Are you getting 30 grams of fibre recommended daily? (WHO Committee on Chronic Degenerative Diseases, ICMR 2010)

There are two kinds of fibre- Soluble and Insoluble.

Insoluble Fibre provides bulk in your diet and promotes satiety (increases fullness).

Soluble Fibre helps in reducing LDL cholesterol (or bad cholesterol) from blood.

3 grams of beta-glucan soluble fibre daily from Oats, in a diet low in saturated fat and cholesterol, may reduce the risk of heart disease. As part of a balanced diet low in saturated fat and cholesterol and accompanied by a healthy and active lifestyle.

Few Of Never-Ending Benefits Of Fibre

Tips to boost fibre intake- 

  • Makes oats/dalia part of everyday meal.
  • Incorporate pulses in one of your daily meals (preferably lunch meal).
  • Make half of your grains as wholegrains.

Why oats/dalia differ from other grains? 

  • Total Dietary Fibre- 9.9-14.9g per 100g serving
  • Soluble Fibre- betaglucan- 5g in Oatmeal and 7.2g in Oatbran

👉🏻Sources of Fibre in diet

The NHS advises getting about 18g of fibre a day, but most people only eat about 14g. So how can you get more healthy fibre into your diet?

Here are 10 good sources of fibre:

  • Beans- Half a tin of baked beans (200g) is 7g of fibre.
  • Wholegrain and wholemeal- Skip white bread and pasta, look out for wholegrain and wholemeal on the labels.
  • Brown or wholegrain rice- White rice doesn’t offer as much fibre.
  • Keep your finger on the pulses- As well as beans, chickpeas and lentils are full of fibre, high in protein and low fat.
  • Nuts- Almonds and walnuts have more fibre than other nuts.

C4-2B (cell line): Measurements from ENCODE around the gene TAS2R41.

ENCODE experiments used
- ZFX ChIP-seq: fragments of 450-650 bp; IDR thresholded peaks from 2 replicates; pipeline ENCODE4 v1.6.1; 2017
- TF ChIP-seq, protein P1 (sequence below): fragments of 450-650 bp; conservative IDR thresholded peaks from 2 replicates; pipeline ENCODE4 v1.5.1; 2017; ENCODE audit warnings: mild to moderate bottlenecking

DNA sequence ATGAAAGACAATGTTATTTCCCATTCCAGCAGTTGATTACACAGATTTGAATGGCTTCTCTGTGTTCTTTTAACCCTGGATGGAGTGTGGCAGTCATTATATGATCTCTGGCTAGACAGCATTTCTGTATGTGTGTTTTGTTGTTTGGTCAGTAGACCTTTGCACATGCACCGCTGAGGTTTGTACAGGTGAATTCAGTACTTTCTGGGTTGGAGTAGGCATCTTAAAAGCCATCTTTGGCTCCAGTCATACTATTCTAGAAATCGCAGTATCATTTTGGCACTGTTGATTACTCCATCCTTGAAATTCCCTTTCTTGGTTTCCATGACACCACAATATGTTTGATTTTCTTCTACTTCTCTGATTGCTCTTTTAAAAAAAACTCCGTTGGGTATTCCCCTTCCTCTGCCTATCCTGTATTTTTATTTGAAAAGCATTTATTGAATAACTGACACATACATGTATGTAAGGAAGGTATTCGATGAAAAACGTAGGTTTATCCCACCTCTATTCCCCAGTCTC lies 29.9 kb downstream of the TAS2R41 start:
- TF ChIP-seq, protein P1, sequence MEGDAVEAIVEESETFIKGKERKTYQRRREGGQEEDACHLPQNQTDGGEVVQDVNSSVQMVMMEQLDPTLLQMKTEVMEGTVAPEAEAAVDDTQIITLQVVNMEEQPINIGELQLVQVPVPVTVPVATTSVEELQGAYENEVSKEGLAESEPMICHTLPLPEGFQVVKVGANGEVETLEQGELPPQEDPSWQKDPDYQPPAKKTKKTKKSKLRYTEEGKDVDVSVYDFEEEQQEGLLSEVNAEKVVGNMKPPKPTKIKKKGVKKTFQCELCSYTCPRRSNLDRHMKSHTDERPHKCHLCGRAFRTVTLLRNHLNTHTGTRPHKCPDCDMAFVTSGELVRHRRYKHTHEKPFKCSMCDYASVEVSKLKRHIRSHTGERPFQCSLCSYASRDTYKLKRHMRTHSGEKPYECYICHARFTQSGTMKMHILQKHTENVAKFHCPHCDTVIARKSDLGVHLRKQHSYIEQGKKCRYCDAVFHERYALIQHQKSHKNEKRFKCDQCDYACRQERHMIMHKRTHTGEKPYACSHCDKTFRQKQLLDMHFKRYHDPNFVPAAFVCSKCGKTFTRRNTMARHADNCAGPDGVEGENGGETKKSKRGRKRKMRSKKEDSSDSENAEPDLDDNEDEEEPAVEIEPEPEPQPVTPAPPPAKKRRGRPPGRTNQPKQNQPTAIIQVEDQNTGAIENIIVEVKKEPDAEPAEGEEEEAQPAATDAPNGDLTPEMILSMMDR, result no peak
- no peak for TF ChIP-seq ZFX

• Skin and seeds of fruits and vegetables are rich in cellulose or insoluble fibre. Raw fruits and vegetables are good sources.
  • Dried fruit– If fresh fruit isn’t available, dried fruit offers a fibre-full snack. A 50g portion of dried figs is 4g fibre.
  • Bran based cereal and other healthy cereal options- To count as high-fibre food, it has to contain at least 6g of fibre per 100g. A 30g bowl of bran flakes delivers 4g of fibre.
  • Porridge– Porridge is made from oats which are a great source of fibre.
  • Fruit and veg.- At least 5-a-day portions and the crunchier, the better. A medium-sized apple alone is 2g fibre.

Please See– Dietary fibre must be restricted or avoided in ferbile states (fevers), diarrhoea, mouth ulcers, peptic ulcers etc. Consult your doctor for fibre intake recommendations if you have these or any such medical conditions.


Simply Splendid Food · 1st January 2017 at 5:57 pm

Great blog! Pictures are fantastic!

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